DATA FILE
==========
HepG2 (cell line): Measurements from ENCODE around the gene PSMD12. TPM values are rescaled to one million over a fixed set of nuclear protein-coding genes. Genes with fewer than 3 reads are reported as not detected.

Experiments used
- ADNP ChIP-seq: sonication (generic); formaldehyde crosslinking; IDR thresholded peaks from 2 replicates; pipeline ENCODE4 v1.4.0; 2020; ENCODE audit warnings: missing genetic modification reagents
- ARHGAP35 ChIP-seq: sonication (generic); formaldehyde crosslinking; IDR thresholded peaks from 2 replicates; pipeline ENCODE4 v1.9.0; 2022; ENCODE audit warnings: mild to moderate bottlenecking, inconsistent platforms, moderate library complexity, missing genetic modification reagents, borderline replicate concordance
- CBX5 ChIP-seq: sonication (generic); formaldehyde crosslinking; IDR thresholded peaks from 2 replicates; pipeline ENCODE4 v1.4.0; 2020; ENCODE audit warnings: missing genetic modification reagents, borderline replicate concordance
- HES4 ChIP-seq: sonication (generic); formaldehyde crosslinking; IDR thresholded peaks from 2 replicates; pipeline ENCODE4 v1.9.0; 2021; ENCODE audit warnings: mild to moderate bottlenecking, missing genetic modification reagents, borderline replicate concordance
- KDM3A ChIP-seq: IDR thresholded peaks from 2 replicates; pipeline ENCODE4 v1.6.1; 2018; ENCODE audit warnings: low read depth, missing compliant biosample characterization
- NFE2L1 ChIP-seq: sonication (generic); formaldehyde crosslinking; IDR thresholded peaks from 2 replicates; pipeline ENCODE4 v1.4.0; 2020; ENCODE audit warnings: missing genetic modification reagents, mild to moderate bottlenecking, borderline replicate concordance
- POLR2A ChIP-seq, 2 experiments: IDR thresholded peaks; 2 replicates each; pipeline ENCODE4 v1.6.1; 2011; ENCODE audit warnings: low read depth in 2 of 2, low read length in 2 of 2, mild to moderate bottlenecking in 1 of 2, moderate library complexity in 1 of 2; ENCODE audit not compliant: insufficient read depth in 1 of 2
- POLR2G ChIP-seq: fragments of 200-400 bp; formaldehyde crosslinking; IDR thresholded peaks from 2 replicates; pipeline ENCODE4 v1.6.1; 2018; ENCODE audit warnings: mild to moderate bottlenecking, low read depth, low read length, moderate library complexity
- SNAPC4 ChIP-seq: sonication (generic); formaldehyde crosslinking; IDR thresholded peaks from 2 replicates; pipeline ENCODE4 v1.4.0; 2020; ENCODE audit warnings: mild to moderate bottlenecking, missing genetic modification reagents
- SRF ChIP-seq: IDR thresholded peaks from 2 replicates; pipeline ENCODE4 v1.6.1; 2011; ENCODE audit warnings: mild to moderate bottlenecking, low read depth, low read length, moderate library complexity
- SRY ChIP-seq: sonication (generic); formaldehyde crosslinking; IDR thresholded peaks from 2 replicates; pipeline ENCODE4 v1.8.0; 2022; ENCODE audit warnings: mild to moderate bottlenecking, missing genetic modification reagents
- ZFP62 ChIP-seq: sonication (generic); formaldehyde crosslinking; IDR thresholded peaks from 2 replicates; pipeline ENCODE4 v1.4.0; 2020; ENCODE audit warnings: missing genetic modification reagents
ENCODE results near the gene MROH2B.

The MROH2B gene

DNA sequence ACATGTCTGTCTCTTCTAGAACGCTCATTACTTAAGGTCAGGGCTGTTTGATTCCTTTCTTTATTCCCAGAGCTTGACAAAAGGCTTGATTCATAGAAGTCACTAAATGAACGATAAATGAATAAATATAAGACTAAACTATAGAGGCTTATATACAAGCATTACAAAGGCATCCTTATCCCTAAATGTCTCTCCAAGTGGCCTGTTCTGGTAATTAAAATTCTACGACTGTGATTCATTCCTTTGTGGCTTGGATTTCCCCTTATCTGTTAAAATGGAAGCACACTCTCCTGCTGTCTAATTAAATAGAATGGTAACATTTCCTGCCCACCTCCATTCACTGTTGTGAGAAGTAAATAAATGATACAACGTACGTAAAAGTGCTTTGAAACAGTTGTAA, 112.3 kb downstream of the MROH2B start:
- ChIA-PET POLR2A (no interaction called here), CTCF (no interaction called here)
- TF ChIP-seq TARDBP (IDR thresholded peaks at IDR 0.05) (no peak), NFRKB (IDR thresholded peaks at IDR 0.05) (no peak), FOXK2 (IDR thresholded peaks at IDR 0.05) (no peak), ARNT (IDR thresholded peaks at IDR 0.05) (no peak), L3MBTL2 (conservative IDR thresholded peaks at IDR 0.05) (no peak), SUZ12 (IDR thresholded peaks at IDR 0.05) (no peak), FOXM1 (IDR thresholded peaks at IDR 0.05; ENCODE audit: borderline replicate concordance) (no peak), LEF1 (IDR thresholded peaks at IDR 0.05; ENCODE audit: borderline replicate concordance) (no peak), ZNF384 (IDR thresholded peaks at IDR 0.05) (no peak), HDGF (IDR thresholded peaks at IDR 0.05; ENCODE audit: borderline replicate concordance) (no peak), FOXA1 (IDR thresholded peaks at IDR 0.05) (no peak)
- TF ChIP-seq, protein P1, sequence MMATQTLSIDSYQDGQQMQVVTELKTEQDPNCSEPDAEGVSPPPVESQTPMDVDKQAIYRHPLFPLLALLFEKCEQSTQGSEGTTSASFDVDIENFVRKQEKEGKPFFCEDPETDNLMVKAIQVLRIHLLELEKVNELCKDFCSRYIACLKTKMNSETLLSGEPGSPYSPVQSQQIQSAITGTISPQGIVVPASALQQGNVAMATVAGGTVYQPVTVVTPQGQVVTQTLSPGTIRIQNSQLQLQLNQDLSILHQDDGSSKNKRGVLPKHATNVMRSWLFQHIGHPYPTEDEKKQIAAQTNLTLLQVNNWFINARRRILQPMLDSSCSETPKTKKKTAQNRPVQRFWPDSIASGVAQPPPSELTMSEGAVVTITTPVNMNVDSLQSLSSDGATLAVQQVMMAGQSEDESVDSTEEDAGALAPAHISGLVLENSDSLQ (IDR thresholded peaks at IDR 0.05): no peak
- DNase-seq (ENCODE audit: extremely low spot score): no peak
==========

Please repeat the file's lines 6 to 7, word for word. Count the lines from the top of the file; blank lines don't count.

- HES4 ChIP-seq: sonication (generic); formaldehyde crosslinking; IDR thresholded peaks from 2 replicates; pipeline ENCODE4 v1.9.0; 2021; ENCODE audit warnings: mild to moderate bottlenecking, missing genetic modification reagents, borderline replicate concordance
- KDM3A ChIP-seq: IDR thresholded peaks from 2 replicates; pipeline ENCODE4 v1.6.1; 2018; ENCODE audit warnings: low read depth, missing compliant biosample characterization